The monarch can only be a man. Women are excluded from the succession – although princess Sirindhorn is deemed the most reliable by the traditional elites. There remains the crown prince Maha Vajiralongkorn (aged 64). Living more in Munich than in Thailand, he has the reputation of being a play-boy and a party animal. Videos of his escapades circulate and he was photographed getting off a plane wearing a tight crop-top and slim fit jeans with his torso covered in temporary tattoos. Himself a fighter pilot, he appointed his poodle Foo Foo as an air force field marshal, while four days of national mourning were decreed after the dog’s death. This unconventional behaviour could be amusing if his personality was not so disturbing. Vindictive in the extreme, he hounds those close to his father through humiliation. He exiled a previous wife and her children and has the traits of a tyrant. Supreme crime, he has been linked to Thaksin.

Duly designated crown prince by Bhumibol, Vajiralongkorn should have mounted the throne on the day of his father’s death. Indeed as announced on television by the prime minister Prayuth Chan-ocha, the enthronement has been postponed, with rumours rife as to the reasons for this. [10] For the moment, the management of the kingdom is assumed by Prem Tinsulanonda, aged 96, former commander in chief of the Army (1978), Prime minister (1980-1988) and president of the king’s Private Council (1998). [11] A conservative and influential figure, he has organised several coups and Thaksin is his sworn enemy. [12]

The passing of the torch is all the more delicate since today, according to the academic Pavin Chachavalpongpun, “there is a republican movement, notably among the “red shirts”… Many Thais still have love and respect for the king. Most Thais are for the monarchy, but the political interventions of the Royal Palace are very badly received by some of them. We are in a critical period for Thailand. The main cause is the royal succession, but the divisions between rich and poor, urban and rural, also play a role. [13]

For the moment the military regime has the country in lockdown. A year of national mourning has been decreed. On pain of criminal sanctions, all network serves must actively monitor their subscribers and denounce any words offensive to the monarchy or the ruling junta. The minister of Justice has called for the formation of “vigilante” groups, guardians of the moral order who can intimidate dissidents [14]. Persons accused of lèse-majesté (or not dressing in black) can be attacked and forced to bow before the effigy of the dead king. [15] A climate of hysteria is knowingly created.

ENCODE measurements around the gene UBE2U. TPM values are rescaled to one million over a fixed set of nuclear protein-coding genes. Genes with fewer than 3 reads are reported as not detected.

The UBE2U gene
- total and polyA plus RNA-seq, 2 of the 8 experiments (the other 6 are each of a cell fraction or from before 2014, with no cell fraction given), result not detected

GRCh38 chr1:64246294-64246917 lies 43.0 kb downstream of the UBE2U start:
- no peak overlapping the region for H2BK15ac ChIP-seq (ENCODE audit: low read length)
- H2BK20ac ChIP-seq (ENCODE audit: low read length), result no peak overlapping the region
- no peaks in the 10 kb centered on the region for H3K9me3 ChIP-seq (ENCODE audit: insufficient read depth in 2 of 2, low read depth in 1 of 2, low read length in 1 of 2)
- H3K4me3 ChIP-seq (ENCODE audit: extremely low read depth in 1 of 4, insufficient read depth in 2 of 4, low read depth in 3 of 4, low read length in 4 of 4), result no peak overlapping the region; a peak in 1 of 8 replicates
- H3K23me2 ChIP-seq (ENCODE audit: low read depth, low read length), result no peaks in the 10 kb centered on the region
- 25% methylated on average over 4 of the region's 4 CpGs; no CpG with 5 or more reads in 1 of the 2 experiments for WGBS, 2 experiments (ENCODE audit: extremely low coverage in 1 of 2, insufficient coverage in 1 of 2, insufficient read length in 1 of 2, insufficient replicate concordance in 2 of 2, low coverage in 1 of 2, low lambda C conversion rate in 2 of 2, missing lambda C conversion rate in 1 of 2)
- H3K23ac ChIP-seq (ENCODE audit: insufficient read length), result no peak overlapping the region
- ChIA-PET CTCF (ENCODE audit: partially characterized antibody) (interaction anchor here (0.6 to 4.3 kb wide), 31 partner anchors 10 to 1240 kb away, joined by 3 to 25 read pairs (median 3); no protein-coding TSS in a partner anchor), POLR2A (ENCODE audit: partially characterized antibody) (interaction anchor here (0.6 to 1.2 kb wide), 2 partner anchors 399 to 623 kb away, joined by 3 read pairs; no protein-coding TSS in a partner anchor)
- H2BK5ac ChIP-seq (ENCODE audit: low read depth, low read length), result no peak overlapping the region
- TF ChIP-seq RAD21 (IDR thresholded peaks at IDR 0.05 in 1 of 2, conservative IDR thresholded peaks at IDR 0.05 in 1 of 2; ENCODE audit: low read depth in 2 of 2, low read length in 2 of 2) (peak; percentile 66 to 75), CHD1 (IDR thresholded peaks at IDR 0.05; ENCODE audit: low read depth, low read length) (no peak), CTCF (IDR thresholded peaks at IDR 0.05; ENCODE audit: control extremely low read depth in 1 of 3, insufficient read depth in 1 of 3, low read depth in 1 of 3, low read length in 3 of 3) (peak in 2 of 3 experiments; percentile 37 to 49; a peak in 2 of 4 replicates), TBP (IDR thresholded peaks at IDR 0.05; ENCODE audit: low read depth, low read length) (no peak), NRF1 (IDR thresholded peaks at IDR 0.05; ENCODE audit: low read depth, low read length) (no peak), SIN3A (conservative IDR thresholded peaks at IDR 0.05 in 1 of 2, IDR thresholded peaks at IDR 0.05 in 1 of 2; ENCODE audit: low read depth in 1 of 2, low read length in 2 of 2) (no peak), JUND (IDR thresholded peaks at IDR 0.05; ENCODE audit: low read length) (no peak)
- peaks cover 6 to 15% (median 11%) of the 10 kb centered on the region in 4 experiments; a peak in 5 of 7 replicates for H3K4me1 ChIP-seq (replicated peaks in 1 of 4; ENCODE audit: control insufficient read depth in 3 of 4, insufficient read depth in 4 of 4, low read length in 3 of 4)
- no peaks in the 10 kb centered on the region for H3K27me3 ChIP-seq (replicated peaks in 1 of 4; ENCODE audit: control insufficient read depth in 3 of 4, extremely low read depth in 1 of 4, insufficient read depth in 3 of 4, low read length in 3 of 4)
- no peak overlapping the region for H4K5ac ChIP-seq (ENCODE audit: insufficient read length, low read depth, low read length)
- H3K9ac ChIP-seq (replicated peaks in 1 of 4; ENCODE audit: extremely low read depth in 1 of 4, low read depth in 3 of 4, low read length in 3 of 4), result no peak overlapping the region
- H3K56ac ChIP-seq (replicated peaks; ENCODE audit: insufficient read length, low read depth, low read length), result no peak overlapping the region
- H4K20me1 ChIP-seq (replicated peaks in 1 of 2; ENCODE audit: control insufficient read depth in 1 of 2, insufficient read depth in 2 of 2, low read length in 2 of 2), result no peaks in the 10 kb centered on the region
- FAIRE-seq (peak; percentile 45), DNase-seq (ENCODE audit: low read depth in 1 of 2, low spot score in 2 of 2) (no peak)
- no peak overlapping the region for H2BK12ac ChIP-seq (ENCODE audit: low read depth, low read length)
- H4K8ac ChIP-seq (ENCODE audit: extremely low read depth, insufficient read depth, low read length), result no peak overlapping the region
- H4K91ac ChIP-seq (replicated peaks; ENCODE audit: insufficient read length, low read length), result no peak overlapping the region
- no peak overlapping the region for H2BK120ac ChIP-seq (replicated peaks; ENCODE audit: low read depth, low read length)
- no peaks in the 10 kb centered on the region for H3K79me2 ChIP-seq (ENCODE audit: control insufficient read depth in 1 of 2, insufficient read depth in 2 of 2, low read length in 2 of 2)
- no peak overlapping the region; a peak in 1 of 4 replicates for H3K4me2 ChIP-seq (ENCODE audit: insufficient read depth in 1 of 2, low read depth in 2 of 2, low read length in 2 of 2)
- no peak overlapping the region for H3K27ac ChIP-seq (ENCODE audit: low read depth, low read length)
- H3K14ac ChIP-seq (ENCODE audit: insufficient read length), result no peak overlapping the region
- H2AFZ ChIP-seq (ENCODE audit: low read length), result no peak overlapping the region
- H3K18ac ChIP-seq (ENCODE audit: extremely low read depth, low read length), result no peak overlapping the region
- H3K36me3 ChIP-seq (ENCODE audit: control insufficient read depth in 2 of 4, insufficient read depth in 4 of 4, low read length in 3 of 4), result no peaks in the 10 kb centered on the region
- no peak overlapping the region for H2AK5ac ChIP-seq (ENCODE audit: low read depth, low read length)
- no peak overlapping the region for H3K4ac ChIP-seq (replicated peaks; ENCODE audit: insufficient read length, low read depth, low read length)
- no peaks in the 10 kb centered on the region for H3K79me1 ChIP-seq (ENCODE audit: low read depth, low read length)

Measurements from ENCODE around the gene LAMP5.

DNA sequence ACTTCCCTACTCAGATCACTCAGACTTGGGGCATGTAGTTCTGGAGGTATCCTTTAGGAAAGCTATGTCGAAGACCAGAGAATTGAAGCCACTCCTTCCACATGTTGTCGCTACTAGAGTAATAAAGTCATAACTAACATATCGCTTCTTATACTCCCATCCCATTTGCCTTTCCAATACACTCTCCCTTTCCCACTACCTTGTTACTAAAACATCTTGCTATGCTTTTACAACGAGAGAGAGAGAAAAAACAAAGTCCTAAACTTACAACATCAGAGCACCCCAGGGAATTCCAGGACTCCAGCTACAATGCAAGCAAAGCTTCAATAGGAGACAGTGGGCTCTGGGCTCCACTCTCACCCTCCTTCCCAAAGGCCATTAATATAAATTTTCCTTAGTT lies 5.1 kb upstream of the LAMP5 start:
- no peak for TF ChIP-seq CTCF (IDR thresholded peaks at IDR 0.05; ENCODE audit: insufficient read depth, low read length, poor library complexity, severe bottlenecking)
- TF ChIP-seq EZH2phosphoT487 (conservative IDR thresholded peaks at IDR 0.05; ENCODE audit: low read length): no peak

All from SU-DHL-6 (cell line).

A hysteria which no longer has any borders. On October 16, 2016 the ultra-royalist Rienthong Nanna used Facebook to denounce Thaïs living in Paris, giving the names and addresses of some, and calling on supporters of the monarchy to act – even if the crime of lèse-majesté does not exist in France. Such words could obviously have very serious consequences. [16]

If the Royal Palace was genuinely idolised by the Thai population, the military regime would not need such means to ensure its order. The succession to Bhumibol renders the future still more uncertain.

Footnotes

[1] A commission of investigation concluded that it was not an accident, but could not determine if it was murder or suicide.

[2] Pierre Rousset, ESSF “People’s struggles in Thailand – I – the CPT era”.

[3] Bruno Philip, Le Monde, October 13, 2016.

[4] idem.

[5] Pierre Rousset, op. cit.

[6] Bruno Philip, op. cit.

[7] See Gils Ji Ungpakorn: ESSF, “King Pumipon of Thailand – 1946-2016, seven decades on the throne”.

[8] See Grant Evans, ESSF, “The seismic shifts behind the coup in Thailand”.

[9] Pierre Rousset, ESSF, “People’s struggles in Thailand – II – Popular movements from the 1980s on”.

[10] See Andrew MacGregor Marshall, ESSF, “What’s going on in Thailand ? A struggle over royal succession?”.

[11] He notably negotiated the end of the armed struggle with the Communist Party.

[12] See Andrew MacGregor Marshall, op. cit.

[13] Interview in Le Monde, March 13, 2015.

[14] See the articles by Prachatai available on ESSF, An order to all Internet Service Providers: Thailand to monitor social media 24/7 in mourning of King’s death.

[15] Prachatai, ESSF, “Thailand: Lèse majesté purge erupts nationwide after the King’s death”.

[16] ESSF, “An order to all Internet Service Providers: Thailand to monitor social media 24/7 in mourning of King’s death” and “Witch-hunt: Exiled Thai activist in Paris threatened over ’insulting the royal family’”.